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Making a Difference: Meeting the Commonwealth’s Needs

As the longtime chair of the Commonwealth Fund for KET, the network’s fundraising body for private and corporate support, Nick Nicholson enjoys an expansive view of the many things KET does for Kentucky.

And he’s got a pretty good idea about which is the most important.

“Whatever part of KET you’re using at that moment, that’s the most important,” said Nicholson, the former president and CEO of Keeneland. “It’s a different thing for different Kentuckians.”

Parents and caregivers with toddlers seek out KET’s early childhood development resources. Those with pre-school and elementary school children enjoy PBS KIDS programs. Job seekers connect with KET’s workforce development resources. And teachers turn to KET for classroom resources and professional development training.

Whatever part of KET you’re using at that moment, that’s the one that’s most important. It’s a different thing for different Kentuckians.

Nick Nicholson

“These are all things you might not think are important until you’re the one using them, then suddenly they’re the most important thing in the world,” Nicholson said. “Which goes to show just how multifaceted KET is and why all of KET’s services are so essential.”

A timely example, Nicholson said, is KET’s statewide network of transmission towers that not only broadcasts KET programming throughout the state but also serves an important public safety role, housing equipment from NOAA, Kentucky State Police and others that support critical emergency communications.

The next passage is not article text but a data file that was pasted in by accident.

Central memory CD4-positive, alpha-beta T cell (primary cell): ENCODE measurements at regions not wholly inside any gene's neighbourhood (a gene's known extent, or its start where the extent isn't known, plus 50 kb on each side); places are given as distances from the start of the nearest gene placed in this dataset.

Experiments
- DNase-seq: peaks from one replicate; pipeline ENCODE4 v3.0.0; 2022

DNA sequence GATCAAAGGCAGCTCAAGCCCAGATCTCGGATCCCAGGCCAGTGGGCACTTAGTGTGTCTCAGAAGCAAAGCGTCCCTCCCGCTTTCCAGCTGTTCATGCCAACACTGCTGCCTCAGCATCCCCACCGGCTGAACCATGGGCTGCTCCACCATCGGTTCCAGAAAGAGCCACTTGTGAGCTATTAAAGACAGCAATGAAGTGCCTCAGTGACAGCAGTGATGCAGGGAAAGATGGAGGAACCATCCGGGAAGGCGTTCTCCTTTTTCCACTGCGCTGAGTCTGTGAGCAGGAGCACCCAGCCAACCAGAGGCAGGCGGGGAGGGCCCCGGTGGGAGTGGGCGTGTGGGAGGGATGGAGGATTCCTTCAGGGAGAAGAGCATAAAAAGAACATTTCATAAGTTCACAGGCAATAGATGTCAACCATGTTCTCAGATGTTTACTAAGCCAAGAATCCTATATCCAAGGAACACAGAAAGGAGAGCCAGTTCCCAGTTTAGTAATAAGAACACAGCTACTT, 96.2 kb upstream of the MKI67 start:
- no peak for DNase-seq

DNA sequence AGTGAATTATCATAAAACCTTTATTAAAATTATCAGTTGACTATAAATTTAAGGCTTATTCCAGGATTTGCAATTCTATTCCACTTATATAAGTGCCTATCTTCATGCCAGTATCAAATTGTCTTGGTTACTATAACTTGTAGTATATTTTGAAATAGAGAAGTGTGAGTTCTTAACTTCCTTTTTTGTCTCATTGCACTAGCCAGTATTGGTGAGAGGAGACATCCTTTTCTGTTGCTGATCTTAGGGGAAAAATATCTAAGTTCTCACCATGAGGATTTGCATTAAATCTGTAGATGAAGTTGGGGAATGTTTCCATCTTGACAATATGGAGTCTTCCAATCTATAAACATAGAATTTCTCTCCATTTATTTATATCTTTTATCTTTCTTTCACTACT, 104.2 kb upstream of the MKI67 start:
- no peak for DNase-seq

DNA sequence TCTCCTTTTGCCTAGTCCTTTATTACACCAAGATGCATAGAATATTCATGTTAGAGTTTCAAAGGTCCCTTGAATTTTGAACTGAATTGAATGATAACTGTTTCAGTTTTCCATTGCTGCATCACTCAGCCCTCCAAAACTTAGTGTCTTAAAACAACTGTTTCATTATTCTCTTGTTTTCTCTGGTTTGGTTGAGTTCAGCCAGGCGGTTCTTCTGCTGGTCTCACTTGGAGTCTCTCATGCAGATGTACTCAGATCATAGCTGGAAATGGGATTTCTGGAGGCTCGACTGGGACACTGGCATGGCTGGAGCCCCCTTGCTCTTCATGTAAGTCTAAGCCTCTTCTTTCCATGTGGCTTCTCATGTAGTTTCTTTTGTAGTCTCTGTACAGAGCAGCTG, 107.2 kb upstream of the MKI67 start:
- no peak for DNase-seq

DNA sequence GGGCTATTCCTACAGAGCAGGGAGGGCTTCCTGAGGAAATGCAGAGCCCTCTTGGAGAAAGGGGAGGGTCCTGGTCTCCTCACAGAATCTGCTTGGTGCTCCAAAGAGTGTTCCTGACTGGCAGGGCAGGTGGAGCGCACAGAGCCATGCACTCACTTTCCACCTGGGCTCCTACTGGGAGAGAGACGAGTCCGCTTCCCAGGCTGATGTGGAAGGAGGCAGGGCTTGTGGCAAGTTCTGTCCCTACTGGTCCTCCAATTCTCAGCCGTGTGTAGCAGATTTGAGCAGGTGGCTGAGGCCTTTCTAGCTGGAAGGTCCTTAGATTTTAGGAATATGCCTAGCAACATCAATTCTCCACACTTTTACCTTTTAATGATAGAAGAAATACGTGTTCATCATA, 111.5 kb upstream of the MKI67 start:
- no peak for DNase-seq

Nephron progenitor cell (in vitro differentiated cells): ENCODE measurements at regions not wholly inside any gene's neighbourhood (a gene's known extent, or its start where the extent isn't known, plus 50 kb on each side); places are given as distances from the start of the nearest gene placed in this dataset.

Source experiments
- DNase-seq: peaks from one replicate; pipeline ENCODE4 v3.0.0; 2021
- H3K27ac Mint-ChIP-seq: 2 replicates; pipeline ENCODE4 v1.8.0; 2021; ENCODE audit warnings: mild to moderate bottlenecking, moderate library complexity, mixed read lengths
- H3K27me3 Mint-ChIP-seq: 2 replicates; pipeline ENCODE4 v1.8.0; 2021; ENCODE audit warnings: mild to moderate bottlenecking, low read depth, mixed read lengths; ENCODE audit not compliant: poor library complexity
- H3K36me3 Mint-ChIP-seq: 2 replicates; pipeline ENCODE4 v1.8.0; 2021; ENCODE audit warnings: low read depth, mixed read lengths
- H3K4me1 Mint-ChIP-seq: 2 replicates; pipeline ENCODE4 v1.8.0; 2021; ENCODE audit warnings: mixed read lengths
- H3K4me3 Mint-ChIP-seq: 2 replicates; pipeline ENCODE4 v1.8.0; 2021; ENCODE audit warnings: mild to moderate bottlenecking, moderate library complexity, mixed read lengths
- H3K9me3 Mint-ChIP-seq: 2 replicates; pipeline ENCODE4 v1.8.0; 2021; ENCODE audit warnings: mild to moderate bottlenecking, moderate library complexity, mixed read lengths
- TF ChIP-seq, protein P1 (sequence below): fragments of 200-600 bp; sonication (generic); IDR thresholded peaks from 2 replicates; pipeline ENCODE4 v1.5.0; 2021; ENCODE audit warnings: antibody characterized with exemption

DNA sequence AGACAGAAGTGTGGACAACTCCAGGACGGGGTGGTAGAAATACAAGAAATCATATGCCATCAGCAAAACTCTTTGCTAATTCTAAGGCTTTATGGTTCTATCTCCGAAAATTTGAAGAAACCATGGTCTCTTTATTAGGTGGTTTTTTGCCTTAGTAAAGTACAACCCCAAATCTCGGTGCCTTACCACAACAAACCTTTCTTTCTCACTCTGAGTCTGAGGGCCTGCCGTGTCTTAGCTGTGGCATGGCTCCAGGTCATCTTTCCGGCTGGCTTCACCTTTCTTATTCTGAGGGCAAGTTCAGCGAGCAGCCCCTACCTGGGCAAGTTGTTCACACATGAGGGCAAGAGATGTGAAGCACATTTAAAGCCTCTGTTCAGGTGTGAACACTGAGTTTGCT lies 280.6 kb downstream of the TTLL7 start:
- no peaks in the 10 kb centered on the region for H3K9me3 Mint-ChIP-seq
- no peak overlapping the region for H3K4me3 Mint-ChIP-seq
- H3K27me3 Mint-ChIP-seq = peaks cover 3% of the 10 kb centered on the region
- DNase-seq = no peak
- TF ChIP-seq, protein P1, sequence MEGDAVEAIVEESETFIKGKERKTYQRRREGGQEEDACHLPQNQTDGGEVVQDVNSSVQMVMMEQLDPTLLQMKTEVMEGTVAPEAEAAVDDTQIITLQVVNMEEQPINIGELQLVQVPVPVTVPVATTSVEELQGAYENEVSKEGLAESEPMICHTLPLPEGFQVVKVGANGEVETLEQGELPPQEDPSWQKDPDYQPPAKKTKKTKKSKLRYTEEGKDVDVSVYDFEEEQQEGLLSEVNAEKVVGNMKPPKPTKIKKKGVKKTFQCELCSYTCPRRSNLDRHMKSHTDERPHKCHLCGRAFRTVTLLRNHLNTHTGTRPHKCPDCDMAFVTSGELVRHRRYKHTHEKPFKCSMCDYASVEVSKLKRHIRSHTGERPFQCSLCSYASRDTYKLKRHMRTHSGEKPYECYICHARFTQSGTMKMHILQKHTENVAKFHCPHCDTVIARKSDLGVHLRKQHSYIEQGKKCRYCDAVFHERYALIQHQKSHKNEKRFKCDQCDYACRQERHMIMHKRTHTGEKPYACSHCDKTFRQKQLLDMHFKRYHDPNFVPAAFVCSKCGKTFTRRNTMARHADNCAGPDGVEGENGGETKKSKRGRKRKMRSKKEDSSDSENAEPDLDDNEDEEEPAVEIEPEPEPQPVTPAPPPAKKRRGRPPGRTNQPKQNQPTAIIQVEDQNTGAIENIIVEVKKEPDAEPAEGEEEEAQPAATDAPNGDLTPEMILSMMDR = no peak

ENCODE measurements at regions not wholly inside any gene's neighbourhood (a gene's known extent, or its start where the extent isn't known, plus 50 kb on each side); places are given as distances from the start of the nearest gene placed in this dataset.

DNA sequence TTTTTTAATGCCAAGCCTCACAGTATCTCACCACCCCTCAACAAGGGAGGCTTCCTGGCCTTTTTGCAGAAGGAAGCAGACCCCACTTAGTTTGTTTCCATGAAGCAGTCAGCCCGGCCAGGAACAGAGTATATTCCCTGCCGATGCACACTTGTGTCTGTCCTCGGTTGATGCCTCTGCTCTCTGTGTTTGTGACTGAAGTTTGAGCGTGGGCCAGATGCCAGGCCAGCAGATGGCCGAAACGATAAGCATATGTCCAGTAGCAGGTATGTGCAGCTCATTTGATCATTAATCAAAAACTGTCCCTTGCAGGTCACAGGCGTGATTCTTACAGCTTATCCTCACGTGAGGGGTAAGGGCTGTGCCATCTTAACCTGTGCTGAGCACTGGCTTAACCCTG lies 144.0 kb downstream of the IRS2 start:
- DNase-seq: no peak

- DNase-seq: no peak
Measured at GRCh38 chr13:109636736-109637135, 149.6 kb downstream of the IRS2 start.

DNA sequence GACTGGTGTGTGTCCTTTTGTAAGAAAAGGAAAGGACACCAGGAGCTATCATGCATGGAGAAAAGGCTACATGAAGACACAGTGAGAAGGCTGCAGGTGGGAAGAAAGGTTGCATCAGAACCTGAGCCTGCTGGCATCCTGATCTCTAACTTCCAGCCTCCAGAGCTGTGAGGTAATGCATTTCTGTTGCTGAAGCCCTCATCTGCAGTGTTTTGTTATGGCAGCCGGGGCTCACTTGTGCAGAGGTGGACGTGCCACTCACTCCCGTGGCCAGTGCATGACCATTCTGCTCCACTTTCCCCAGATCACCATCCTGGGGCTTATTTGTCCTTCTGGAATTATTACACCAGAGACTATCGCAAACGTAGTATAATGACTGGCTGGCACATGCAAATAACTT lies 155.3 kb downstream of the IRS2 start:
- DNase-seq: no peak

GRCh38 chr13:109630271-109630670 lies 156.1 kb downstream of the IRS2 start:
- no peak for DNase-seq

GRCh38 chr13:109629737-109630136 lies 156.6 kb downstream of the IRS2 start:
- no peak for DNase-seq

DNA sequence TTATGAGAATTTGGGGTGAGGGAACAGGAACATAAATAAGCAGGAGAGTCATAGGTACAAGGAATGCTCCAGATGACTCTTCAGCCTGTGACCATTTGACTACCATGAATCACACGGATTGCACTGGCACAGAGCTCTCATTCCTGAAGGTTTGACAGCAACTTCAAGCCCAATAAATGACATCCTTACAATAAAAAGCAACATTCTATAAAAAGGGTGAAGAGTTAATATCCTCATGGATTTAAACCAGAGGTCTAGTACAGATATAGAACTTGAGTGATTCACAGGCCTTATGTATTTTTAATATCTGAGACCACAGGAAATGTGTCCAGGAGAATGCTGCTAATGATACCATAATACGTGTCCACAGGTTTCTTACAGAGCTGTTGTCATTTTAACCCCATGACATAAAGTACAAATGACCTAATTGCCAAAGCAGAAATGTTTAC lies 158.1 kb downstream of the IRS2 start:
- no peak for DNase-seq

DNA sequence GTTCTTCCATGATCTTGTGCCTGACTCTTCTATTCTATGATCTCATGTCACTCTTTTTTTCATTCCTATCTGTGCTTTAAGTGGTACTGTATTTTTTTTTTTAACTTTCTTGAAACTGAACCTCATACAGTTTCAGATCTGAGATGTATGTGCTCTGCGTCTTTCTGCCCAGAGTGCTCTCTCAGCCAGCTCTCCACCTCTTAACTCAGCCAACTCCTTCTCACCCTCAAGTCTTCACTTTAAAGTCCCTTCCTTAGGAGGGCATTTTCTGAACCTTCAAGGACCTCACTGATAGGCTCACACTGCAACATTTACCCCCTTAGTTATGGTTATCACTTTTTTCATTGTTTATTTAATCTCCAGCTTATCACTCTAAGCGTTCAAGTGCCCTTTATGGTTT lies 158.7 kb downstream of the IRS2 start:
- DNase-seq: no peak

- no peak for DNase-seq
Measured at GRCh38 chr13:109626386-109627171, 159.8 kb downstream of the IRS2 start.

“We’re a state that’s vulnerable to natural disasters,” Nicholson said. “It’s vitally important that during these events our first responders have the communications support they need to get in and do the wonderful work they do.”

A photo portrait of Nick Nicholson wearing a blue shirt and slacks along with blue KET logo socks and smiling sitting in a chair outdoors.

Nicholson also credits KET and its wide-ranging reach across the Commonwealth for helping Kentuckians stay informed on state government proceedings and other statewide issues through its coverage of the General Assembly and public affairs programs such as Kentucky Edition and Kentucky Tonight.

“A lot of Kentuckians get their news and information from media markets outside of Kentucky,” Nicholson said. “So without KET and its commitment of resources to letting Kentuckians know about what’s happening in Frankfort, we as a state wouldn’t be as informed on government issues because no out-of-state media market is going to cover Kentucky across the board.”

KET likewise plays an important storytelling role in the Commonwealth, preserving the state’s unique history with documentaries about some of Kentucky’s most notable historical figures and personalities, Nicholson said. In fact, Nicholson was instrumental in helping ensure that these Kentucky stories get told when, in 2007, Keeneland made the lead charitable contribution to help create the Endowment for Kentucky Productions, which supports programming about the Commonwealth, including Forgotten Fame: The Marion Miley Story, John Hall: The Kentucky Commodore, and Big Family: The Story of Bluegrass Music.

“I’ve always felt that Kentuckians are great storytellers,” Nicholson said. “But if we don’t tell our stories, no one else will. And certainly no one is going to tell the story of Kentucky as well as KET.”